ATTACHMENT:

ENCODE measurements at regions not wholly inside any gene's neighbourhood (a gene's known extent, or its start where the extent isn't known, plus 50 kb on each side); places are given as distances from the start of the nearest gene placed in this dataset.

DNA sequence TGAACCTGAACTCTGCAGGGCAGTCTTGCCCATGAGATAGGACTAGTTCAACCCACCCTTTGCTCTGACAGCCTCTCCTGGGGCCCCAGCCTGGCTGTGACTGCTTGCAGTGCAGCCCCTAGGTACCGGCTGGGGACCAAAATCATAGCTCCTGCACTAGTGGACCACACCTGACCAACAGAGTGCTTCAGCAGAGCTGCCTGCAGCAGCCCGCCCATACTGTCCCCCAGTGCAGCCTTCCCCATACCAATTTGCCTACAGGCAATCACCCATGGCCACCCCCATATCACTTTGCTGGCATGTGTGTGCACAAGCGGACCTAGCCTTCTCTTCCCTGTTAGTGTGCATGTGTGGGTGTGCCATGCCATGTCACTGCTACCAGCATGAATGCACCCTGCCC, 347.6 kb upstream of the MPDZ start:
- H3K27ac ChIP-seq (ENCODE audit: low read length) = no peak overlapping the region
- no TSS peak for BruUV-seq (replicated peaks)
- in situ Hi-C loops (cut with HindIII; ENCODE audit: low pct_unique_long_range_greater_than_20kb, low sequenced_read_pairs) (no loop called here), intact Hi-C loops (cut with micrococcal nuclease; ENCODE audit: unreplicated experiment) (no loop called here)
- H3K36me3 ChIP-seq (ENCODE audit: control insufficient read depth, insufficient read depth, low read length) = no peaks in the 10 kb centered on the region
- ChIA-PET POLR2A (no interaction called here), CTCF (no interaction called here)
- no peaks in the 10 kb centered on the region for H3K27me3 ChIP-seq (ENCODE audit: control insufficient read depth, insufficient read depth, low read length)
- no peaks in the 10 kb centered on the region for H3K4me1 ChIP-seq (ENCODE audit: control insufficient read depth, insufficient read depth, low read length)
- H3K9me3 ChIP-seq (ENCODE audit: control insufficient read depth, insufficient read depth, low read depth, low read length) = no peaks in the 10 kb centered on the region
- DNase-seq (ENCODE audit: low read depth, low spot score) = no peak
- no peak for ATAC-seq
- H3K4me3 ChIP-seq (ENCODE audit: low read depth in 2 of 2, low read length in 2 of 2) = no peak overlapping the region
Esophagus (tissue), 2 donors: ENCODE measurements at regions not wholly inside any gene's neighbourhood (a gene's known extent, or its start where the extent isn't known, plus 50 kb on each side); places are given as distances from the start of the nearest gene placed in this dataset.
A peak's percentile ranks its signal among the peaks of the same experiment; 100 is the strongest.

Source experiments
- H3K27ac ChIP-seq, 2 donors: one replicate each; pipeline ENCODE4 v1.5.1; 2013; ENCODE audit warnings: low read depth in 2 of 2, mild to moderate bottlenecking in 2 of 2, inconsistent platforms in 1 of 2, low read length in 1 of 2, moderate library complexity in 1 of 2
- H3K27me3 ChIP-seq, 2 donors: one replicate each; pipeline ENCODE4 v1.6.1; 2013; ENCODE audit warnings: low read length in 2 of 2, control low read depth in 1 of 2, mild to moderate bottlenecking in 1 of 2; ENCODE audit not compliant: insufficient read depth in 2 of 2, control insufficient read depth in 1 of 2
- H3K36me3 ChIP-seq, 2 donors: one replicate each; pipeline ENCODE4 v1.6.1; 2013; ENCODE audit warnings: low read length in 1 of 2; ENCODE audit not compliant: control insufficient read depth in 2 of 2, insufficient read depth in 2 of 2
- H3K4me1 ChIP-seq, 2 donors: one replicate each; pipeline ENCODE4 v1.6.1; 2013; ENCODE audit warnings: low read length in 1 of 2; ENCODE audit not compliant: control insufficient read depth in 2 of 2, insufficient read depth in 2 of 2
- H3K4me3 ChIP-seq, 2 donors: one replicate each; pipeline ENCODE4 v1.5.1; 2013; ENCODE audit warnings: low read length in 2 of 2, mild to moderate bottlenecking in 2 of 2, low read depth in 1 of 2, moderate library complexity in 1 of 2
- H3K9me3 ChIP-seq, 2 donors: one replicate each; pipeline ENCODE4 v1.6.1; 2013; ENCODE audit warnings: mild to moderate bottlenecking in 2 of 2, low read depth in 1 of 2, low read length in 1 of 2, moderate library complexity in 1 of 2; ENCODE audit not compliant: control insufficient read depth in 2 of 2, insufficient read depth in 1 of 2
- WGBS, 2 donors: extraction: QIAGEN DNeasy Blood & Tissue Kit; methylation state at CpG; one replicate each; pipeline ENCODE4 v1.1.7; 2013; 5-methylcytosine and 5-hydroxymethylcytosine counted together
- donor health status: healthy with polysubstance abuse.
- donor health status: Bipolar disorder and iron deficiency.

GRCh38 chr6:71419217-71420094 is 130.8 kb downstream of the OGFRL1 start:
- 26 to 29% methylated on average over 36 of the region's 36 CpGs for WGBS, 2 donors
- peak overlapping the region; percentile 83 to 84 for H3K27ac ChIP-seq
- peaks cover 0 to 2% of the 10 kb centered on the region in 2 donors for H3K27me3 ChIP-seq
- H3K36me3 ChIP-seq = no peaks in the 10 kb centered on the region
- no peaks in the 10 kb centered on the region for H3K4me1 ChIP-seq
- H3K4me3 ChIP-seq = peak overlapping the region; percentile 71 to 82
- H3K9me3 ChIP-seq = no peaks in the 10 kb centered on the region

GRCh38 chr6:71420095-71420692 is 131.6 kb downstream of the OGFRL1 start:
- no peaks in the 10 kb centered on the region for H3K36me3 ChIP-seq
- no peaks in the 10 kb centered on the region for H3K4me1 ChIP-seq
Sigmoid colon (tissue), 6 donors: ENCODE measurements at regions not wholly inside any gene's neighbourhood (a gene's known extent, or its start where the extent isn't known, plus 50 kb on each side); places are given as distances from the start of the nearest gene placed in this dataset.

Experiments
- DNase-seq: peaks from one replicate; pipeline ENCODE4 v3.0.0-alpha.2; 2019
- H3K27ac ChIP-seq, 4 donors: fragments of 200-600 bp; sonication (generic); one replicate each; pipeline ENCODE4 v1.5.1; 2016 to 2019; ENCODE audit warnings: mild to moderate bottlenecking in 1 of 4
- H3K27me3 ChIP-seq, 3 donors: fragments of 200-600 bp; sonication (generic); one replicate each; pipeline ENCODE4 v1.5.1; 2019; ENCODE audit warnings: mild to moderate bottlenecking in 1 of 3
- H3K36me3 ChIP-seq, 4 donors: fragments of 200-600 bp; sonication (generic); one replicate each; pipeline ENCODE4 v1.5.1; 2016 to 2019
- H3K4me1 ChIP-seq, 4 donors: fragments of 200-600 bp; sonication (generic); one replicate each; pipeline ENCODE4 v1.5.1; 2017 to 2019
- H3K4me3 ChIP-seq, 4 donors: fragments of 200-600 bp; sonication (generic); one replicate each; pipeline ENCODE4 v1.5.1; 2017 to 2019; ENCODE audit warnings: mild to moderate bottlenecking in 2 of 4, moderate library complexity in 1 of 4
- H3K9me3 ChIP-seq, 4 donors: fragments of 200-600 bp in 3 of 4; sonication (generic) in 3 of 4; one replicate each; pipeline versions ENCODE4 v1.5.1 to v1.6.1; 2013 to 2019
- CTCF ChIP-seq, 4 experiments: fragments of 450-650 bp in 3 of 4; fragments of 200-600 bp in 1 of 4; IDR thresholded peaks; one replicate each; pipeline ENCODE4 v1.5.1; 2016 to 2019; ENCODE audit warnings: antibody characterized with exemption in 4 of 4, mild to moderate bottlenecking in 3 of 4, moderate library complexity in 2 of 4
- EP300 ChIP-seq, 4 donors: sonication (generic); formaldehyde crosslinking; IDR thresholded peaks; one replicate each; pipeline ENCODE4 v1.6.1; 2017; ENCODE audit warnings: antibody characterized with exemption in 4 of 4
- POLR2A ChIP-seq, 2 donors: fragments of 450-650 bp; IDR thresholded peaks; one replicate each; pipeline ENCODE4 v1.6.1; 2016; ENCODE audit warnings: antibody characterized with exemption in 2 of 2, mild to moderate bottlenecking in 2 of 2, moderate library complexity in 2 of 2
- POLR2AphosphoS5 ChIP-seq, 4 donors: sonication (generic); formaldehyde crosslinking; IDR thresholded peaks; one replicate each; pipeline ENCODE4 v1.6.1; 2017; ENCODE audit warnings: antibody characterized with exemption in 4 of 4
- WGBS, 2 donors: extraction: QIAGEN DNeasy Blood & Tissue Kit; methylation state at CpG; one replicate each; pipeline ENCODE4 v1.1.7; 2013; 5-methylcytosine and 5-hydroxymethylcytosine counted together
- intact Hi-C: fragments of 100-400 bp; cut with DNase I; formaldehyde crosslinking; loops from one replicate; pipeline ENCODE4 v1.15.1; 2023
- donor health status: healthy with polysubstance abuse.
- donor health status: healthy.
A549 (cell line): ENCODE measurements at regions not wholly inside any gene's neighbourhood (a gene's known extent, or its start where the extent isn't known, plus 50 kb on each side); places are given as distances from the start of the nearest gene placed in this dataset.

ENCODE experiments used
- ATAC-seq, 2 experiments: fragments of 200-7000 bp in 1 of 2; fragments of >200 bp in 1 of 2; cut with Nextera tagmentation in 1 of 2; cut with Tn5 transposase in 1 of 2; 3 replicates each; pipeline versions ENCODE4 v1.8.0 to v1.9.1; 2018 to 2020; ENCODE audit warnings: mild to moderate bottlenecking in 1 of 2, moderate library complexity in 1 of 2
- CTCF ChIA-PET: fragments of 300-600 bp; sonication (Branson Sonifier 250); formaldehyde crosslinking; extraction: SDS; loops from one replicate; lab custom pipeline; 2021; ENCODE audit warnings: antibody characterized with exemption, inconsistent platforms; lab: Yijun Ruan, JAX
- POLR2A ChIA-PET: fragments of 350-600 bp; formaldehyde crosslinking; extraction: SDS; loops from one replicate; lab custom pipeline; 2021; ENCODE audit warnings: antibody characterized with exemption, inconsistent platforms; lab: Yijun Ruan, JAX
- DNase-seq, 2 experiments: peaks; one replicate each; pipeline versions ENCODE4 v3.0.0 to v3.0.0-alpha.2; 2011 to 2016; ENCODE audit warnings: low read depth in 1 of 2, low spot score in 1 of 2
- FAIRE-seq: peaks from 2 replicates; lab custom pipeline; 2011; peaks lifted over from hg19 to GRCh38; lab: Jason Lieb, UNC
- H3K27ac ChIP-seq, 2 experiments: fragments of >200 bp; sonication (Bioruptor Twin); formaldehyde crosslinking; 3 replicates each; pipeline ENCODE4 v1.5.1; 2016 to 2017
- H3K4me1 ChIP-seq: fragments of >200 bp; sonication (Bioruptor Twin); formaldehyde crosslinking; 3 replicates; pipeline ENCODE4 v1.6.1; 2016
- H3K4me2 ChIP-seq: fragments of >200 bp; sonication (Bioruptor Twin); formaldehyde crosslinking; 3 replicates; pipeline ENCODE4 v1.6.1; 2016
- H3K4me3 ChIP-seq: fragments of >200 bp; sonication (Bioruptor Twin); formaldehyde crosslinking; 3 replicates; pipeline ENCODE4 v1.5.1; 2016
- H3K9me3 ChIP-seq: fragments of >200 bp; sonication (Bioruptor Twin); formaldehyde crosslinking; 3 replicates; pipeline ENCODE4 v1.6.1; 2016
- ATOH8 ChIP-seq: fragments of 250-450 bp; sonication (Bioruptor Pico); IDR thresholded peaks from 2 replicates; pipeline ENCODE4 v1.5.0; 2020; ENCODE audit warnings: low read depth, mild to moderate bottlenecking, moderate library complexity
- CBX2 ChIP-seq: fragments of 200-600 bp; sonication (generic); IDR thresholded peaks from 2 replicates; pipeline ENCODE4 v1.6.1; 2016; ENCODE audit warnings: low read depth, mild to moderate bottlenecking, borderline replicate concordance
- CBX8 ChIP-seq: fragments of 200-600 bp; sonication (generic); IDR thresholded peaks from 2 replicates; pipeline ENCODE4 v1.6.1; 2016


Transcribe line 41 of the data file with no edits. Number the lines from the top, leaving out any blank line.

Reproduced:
- H3K27me3 ChIP-seq, 3 donors: fragments of 200-600 bp; sonication (generic); one replicate each; pipeline ENCODE4 v1.5.1; 2019; ENCODE audit warnings: mild to moderate bottlenecking in 1 of 3